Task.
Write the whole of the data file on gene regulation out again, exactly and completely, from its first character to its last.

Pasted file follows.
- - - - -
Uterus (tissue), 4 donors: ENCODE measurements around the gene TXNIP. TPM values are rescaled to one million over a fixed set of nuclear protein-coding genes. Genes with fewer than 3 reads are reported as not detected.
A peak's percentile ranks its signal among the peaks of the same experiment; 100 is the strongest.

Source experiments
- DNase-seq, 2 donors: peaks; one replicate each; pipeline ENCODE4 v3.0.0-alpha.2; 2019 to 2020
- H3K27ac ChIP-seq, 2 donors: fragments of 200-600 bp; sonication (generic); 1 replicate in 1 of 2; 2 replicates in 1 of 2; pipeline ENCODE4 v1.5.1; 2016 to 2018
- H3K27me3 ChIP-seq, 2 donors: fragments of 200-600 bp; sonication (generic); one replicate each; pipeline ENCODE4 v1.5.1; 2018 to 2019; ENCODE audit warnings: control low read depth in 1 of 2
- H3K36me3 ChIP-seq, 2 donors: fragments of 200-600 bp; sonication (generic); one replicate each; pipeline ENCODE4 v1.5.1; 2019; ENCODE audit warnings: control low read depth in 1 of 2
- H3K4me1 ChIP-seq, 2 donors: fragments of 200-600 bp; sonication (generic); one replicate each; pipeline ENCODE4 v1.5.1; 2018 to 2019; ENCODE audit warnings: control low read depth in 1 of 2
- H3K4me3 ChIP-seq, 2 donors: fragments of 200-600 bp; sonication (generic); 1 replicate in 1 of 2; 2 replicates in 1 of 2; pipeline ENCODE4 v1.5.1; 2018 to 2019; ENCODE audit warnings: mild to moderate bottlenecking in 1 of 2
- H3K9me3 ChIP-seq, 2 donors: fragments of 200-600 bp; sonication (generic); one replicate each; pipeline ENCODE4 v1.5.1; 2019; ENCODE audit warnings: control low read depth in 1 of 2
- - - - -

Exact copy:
Uterus (tissue), 4 donors: ENCODE measurements around the gene TXNIP. TPM values are rescaled to one million over a fixed set of nuclear protein-coding genes. Genes with fewer than 3 reads are reported as not detected.
A peak's percentile ranks its signal among the peaks of the same experiment; 100 is the strongest.

Source experiments
- DNase-seq, 2 donors: peaks; one replicate each; pipeline ENCODE4 v3.0.0-alpha.2; 2019 to 2020
- H3K27ac ChIP-seq, 2 donors: fragments of 200-600 bp; sonication (generic); 1 replicate in 1 of 2; 2 replicates in 1 of 2; pipeline ENCODE4 v1.5.1; 2016 to 2018
- H3K27me3 ChIP-seq, 2 donors: fragments of 200-600 bp; sonication (generic); one replicate each; pipeline ENCODE4 v1.5.1; 2018 to 2019; ENCODE audit warnings: control low read depth in 1 of 2
- H3K36me3 ChIP-seq, 2 donors: fragments of 200-600 bp; sonication (generic); one replicate each; pipeline ENCODE4 v1.5.1; 2019; ENCODE audit warnings: control low read depth in 1 of 2
- H3K4me1 ChIP-seq, 2 donors: fragments of 200-600 bp; sonication (generic); one replicate each; pipeline ENCODE4 v1.5.1; 2018 to 2019; ENCODE audit warnings: control low read depth in 1 of 2
- H3K4me3 ChIP-seq, 2 donors: fragments of 200-600 bp; sonication (generic); 1 replicate in 1 of 2; 2 replicates in 1 of 2; pipeline ENCODE4 v1.5.1; 2018 to 2019; ENCODE audit warnings: mild to moderate bottlenecking in 1 of 2
- H3K9me3 ChIP-seq, 2 donors: fragments of 200-600 bp; sonication (generic); one replicate each; pipeline ENCODE4 v1.5.1; 2019; ENCODE audit warnings: control low read depth in 1 of 2